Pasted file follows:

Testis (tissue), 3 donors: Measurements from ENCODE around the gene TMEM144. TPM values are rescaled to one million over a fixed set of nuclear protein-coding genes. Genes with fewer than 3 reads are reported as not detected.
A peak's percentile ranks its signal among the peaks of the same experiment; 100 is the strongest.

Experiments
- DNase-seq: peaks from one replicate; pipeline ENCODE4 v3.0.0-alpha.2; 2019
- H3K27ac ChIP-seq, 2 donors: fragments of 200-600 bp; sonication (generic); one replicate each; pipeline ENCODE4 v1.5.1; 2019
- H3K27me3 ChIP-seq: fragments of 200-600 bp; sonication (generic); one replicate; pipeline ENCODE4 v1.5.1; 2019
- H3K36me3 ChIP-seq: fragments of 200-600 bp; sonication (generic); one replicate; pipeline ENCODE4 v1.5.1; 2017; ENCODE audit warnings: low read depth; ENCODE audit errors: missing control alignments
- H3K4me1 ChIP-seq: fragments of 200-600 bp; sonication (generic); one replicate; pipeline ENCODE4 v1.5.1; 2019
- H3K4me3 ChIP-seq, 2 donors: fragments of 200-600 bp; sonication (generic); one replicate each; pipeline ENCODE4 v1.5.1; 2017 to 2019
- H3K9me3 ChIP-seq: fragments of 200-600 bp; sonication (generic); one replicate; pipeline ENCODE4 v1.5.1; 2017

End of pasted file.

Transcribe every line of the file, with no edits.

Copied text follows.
Testis (tissue), 3 donors: Measurements from ENCODE around the gene TMEM144. TPM values are rescaled to one million over a fixed set of nuclear protein-coding genes. Genes with fewer than 3 reads are reported as not detected.
A peak's percentile ranks its signal among the peaks of the same experiment; 100 is the strongest.

Experiments
- DNase-seq: peaks from one replicate; pipeline ENCODE4 v3.0.0-alpha.2; 2019
- H3K27ac ChIP-seq, 2 donors: fragments of 200-600 bp; sonication (generic); one replicate each; pipeline ENCODE4 v1.5.1; 2019
- H3K27me3 ChIP-seq: fragments of 200-600 bp; sonication (generic); one replicate; pipeline ENCODE4 v1.5.1; 2019
- H3K36me3 ChIP-seq: fragments of 200-600 bp; sonication (generic); one replicate; pipeline ENCODE4 v1.5.1; 2017; ENCODE audit warnings: low read depth; ENCODE audit errors: missing control alignments
- H3K4me1 ChIP-seq: fragments of 200-600 bp; sonication (generic); one replicate; pipeline ENCODE4 v1.5.1; 2019
- H3K4me3 ChIP-seq, 2 donors: fragments of 200-600 bp; sonication (generic); one replicate each; pipeline ENCODE4 v1.5.1; 2017 to 2019
- H3K9me3 ChIP-seq: fragments of 200-600 bp; sonication (generic); one replicate; pipeline ENCODE4 v1.5.1; 2017